Editor’s Note: this article originally appears on the Foreign Policy Association website.
As the current civil crisis rages in Syria, Lebanon and others await the outcome. Coinciding with the so-called Arab Awakening throughout the Middle East, demonstrations that started earlier this year in Syria have continued to build. The protests have been met with force by the government.
The Tunisian and Egyptian governments fell quickly in the face of demonstrations, but subsequent revolts stagnated or flamed out completely. Battles still rage in Syria, Libya, and Yemen. However other countries, particularly the Gulf, saw uprisings squelched before they became a problem for the regimes.
Syria did its best to stomp out the flames of dissent before they could spread. The Bashar Assad regime broke up protests, arrested thousands of demonstrators, and allegedly recruited Iranian protest-breakers to put down the unrest. Today Syria is beset with conflict, both internally and externally.
It seems the more violence is used against the people of Syria, the less likely they are to submit. The United States and many European nations have condemned the use of state violence against peaceful protestors. Bank accounts of the Assad regime have been frozen, and resolutions criticizing Damascus have been drawn up. There may be an official charge brought by the ICC.
The Iranian regime, not exactly on firm footing itself, is watching and waiting. Tehran has been on the defensive since massive protest swept the nation after the disputed 2009 election. The protests were squashed, but the situation remains tense. Adding to trouble is the power struggle between Ayatollah Khamenei and President Ahmedinejad.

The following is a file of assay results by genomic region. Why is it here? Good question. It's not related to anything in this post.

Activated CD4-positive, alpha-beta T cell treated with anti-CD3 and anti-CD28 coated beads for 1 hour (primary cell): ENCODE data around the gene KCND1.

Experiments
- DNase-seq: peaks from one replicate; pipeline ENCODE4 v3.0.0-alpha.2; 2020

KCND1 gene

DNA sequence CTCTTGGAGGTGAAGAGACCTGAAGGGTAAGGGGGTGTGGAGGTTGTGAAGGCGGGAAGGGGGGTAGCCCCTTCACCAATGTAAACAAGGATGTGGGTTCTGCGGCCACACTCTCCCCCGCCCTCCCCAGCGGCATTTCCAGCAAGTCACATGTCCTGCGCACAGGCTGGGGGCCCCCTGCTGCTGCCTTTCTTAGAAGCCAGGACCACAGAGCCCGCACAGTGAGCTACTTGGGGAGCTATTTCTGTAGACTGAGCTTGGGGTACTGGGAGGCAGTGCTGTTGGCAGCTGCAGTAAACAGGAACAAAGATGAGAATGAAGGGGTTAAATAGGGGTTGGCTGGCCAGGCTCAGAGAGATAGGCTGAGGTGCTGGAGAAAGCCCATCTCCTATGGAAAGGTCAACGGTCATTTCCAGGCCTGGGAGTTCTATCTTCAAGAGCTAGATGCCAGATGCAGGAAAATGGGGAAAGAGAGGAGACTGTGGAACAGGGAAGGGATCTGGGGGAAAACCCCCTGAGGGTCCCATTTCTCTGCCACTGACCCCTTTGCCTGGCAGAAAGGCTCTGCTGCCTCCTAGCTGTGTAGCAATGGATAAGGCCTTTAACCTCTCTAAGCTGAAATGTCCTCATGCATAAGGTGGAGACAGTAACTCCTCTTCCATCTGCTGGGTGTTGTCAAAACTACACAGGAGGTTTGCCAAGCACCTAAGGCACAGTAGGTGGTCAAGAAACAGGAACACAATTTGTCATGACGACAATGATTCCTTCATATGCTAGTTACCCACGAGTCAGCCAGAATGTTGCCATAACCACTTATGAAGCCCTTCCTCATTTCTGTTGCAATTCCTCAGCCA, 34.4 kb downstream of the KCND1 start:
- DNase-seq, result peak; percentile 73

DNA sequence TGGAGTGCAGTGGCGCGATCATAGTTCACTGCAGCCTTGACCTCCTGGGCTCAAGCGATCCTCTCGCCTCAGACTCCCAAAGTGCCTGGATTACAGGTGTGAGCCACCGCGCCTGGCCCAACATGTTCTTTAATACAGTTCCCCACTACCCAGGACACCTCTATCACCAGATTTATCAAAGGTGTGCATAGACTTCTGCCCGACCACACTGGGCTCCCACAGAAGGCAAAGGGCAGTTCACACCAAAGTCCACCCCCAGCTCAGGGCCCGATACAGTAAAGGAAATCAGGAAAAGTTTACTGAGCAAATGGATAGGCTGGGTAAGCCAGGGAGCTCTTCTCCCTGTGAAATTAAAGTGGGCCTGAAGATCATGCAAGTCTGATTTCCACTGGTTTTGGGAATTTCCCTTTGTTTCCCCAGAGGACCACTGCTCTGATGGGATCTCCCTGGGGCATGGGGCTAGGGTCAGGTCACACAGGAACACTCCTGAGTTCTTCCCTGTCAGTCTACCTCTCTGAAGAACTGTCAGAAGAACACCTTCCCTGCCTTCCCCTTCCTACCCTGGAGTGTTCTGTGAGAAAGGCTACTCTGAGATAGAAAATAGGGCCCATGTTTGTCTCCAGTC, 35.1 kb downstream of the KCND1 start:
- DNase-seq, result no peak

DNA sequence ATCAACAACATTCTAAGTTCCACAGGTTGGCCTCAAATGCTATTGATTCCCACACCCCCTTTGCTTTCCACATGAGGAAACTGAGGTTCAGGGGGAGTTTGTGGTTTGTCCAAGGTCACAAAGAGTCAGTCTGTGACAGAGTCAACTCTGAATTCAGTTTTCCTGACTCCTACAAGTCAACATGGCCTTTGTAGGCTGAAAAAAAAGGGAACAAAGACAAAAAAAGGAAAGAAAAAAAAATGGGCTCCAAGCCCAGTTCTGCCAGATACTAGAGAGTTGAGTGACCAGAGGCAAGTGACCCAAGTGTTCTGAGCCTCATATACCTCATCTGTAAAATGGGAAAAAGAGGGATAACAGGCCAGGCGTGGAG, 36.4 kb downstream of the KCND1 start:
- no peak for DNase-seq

Syria is key to Iranian foreign policy. Syria gives Iran a foothold in the Arab world, a way to transfer weapons to Hizballah, and way to directly menace Israel. If the Alawite regime in Damascus is replaced with a Sunni regime, particularly one closer to Egypt and Saudi Arabia, it would be a huge blow to Tehran and could lead to a level of international isolation the regime has never seen.
Hizballah has been relatively quiet through this. Aside from the odd demonstration to show support, Hizballah’s leadership must be aware that exhibiting approval for Assad’s killing of his subjects, especially Sunnis, is bad for business. The Party will likely wait out the crisis like everyone else, while trying to maintain Syrian holdings in Lebanon in the process.
The crisis in Syria is also a large reason why Lebanon has been unable to form a cabinet just yet. Assad’s handpicked Prime Minister-elect Njiab Mikati has been unable to coerce and horse trade his way to a new government without the full strength and support of Damascus. Until the conflict in Syria is settled one way or another, it is understandable that Lebanese politicians are unwilling to make a deal based on political realities that may not be in place next month or next year.
Over all of this, the Hariri indictments loom. Hizballah members are expected to be named, with arrest warrants to follow. However, this is not guaranteed. The powers that be (the United States) are currently the biggest supporters of the Hariri tribunal (STL) and are the biggest reason it has not gone away. At the time it was set up, the STL was meant ostensibly to find Hariri’s killers, but also to punish Syria, who is the consensus prime suspect.
With the regime on the defensive it may not be necessary for the US to play the STL card. (It’s not clear just how much say in the matter the United States actually has, but it is likely enough to get it squashed or move it forward depending on the needs of Washington.) Whatever the case, it is strange that we have not seen an indictment yet, and if one is handed down in the near future, it could add a whole new dimension to the conflict.
Today, tanks, helicopters and soldiers approached the northern town of Jisr al-Shughour, and Assad’s forces began shelling. The situation is a grim reminder of Hafez Assad (Bashar’s father) razing of the town of Hama in 1982 after similar unrest. Thousand were killed and the unrest was put down; Hafez never faced another test to his power.
Today, 11 years into the rule of Bashar Assad, the world waits to see if he is capable of the same.